And as well to get medical care at Cygnet leaves a lot to be desired I had to go Private for dental treatment because The RC would not grant leave to see specialist dentist is medical leave and these guys stretch the truth to the max like in mental health tribunals they lie through their teeth
You are CCG do not send your patients to this hospital under any circumstances
If you got a loved one in this hospital exercise your rights as nearest relative to get them discharge under the mental health act

And what  do Cygnet workers think ?

And here are stories of those trapped in hospitals.

And two of the many who have died in Cygnet ‘care’.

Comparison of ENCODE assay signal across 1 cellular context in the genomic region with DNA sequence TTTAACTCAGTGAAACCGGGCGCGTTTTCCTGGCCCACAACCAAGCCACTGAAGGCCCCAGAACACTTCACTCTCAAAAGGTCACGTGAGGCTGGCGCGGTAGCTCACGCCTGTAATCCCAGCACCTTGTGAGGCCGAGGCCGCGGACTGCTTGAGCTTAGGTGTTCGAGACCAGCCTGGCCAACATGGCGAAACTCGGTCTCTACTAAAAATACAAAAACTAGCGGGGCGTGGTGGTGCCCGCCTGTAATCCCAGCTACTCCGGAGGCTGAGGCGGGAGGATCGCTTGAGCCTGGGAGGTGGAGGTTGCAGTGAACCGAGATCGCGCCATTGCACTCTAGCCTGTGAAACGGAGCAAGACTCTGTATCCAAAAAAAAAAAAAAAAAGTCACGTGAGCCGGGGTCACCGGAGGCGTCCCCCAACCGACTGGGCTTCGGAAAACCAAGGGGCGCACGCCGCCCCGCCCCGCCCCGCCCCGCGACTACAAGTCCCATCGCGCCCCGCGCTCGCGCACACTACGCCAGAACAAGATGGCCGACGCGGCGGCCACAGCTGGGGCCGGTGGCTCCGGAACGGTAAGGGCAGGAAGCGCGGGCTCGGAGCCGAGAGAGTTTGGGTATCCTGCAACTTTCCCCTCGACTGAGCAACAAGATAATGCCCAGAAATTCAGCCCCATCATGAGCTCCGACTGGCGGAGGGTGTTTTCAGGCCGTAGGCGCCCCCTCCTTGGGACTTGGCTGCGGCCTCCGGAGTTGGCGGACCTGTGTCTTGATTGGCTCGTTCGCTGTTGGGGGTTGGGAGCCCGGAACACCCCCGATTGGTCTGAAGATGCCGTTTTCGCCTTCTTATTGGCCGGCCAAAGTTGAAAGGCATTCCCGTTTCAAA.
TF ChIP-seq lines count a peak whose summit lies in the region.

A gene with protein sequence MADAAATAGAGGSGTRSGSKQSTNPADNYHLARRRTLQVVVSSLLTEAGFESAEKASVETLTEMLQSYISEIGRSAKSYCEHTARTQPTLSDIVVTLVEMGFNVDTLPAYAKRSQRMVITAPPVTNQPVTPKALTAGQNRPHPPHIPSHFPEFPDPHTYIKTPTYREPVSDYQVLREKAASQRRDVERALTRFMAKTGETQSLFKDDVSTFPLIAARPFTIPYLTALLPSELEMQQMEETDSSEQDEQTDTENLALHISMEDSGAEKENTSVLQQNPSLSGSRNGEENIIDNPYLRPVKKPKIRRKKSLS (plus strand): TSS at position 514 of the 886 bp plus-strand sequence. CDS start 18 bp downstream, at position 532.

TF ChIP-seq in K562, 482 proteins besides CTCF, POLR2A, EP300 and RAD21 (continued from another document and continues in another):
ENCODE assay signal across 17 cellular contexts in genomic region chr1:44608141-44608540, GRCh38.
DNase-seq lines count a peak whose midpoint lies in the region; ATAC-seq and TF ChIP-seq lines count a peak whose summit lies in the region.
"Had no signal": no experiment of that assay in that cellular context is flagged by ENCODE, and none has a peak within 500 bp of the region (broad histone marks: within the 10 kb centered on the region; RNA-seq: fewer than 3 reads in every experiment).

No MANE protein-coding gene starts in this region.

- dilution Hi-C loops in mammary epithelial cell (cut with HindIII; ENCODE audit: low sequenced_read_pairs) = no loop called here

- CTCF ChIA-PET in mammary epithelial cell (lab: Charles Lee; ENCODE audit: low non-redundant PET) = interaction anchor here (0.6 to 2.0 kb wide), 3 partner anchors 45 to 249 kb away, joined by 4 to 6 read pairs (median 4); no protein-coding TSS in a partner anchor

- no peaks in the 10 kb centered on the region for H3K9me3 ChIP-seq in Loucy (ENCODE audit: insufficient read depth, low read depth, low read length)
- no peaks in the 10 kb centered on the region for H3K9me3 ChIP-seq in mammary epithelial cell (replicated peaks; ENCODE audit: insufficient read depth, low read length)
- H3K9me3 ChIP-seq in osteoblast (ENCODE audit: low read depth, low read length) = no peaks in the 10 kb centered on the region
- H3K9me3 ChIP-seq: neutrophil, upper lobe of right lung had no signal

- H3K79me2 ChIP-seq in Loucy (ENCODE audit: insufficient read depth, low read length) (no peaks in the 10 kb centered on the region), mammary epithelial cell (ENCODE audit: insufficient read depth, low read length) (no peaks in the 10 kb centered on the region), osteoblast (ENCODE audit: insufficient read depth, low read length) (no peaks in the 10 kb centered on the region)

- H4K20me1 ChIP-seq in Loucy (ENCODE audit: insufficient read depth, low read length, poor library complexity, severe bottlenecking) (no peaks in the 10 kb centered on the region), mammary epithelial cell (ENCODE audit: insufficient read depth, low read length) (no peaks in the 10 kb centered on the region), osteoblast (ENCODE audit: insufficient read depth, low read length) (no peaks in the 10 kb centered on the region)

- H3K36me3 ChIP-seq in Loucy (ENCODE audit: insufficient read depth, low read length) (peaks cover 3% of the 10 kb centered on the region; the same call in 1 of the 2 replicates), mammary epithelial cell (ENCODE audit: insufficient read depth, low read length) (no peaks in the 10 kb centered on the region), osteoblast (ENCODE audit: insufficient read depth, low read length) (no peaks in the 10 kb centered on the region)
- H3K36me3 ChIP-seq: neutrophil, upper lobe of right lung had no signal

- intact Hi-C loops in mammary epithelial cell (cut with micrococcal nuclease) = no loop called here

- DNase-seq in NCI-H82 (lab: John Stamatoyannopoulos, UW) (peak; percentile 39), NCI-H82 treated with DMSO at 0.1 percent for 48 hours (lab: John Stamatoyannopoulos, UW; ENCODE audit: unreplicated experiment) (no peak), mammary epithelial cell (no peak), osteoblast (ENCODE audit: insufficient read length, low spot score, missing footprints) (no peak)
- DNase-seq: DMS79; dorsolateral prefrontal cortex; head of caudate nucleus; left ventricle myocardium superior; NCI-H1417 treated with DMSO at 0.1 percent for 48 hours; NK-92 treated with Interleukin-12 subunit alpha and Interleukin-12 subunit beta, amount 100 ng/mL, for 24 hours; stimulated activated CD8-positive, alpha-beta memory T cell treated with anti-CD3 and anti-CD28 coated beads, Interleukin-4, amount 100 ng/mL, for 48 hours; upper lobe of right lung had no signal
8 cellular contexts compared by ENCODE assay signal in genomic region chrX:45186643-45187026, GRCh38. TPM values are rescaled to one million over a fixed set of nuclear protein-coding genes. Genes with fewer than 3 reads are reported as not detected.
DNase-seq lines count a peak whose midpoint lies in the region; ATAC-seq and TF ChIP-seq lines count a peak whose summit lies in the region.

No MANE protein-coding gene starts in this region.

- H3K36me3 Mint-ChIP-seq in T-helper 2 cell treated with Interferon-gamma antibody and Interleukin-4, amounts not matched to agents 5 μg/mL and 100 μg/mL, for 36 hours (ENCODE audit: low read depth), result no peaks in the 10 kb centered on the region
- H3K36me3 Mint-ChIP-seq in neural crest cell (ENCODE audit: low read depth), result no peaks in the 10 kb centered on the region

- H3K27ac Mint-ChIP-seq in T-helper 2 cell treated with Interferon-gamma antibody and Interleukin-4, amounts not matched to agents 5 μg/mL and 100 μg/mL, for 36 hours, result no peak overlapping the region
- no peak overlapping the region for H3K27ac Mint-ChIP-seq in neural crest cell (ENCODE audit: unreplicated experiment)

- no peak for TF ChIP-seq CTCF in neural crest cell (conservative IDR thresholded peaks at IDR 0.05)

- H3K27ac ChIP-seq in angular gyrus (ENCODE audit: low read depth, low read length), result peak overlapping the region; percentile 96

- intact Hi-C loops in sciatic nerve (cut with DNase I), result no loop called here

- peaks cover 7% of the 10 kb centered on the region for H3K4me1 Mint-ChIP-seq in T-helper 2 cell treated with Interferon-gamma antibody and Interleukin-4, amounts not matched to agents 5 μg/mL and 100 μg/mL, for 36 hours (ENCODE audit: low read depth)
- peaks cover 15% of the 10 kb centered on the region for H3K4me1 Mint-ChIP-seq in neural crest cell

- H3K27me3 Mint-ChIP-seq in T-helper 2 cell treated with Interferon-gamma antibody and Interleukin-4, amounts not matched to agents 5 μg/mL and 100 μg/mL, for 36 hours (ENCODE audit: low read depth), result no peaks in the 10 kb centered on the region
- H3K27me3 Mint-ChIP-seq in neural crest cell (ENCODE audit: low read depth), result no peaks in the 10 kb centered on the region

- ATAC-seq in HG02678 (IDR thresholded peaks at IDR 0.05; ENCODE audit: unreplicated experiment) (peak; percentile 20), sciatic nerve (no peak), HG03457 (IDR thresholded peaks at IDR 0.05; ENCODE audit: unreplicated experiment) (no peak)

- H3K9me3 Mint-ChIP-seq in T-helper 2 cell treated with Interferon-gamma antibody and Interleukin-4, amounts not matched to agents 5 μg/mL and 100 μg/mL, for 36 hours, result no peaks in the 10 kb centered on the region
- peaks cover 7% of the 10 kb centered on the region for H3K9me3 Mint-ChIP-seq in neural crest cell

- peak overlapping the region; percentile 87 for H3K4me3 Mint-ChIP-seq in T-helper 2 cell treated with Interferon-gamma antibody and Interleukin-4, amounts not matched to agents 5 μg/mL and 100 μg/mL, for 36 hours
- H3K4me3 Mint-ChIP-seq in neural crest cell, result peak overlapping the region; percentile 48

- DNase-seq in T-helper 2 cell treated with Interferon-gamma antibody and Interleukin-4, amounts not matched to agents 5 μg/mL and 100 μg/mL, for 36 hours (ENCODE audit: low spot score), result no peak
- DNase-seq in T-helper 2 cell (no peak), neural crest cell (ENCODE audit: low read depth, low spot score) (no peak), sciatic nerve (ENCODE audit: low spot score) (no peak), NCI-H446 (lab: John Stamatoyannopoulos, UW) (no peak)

Jody -Bury Cygnet

Jonathan Chamberlian Ward Cygnet Stevenage

And here are Cygnet CQC ratings.

CQC CygnetDO2Bl6qWAAELizv











Occupational Stealth – Be wary of revealing mental health issues at work .


A review commissioned by our Prime Minister revealed 300,000 workers lose their jobs annually due to mental health.

But why are so many losing their jobs and what would be the effect of ridding the workplace of the mental health taboo?

Could it be an employer’s increased use of Occupational Health Services ?

70 years ago Clement Atlee set up a committee which concluded the Ministry of Health as a public independent body should be the provider for British Occupational Health Services.

But this was ignored, and today Occupation Health is a multi million pound private industry.

With the Department of Work and Pensions alone spending over £3,147 m on it annually.

The Committee’s wish was for the services to be completely independent of employers.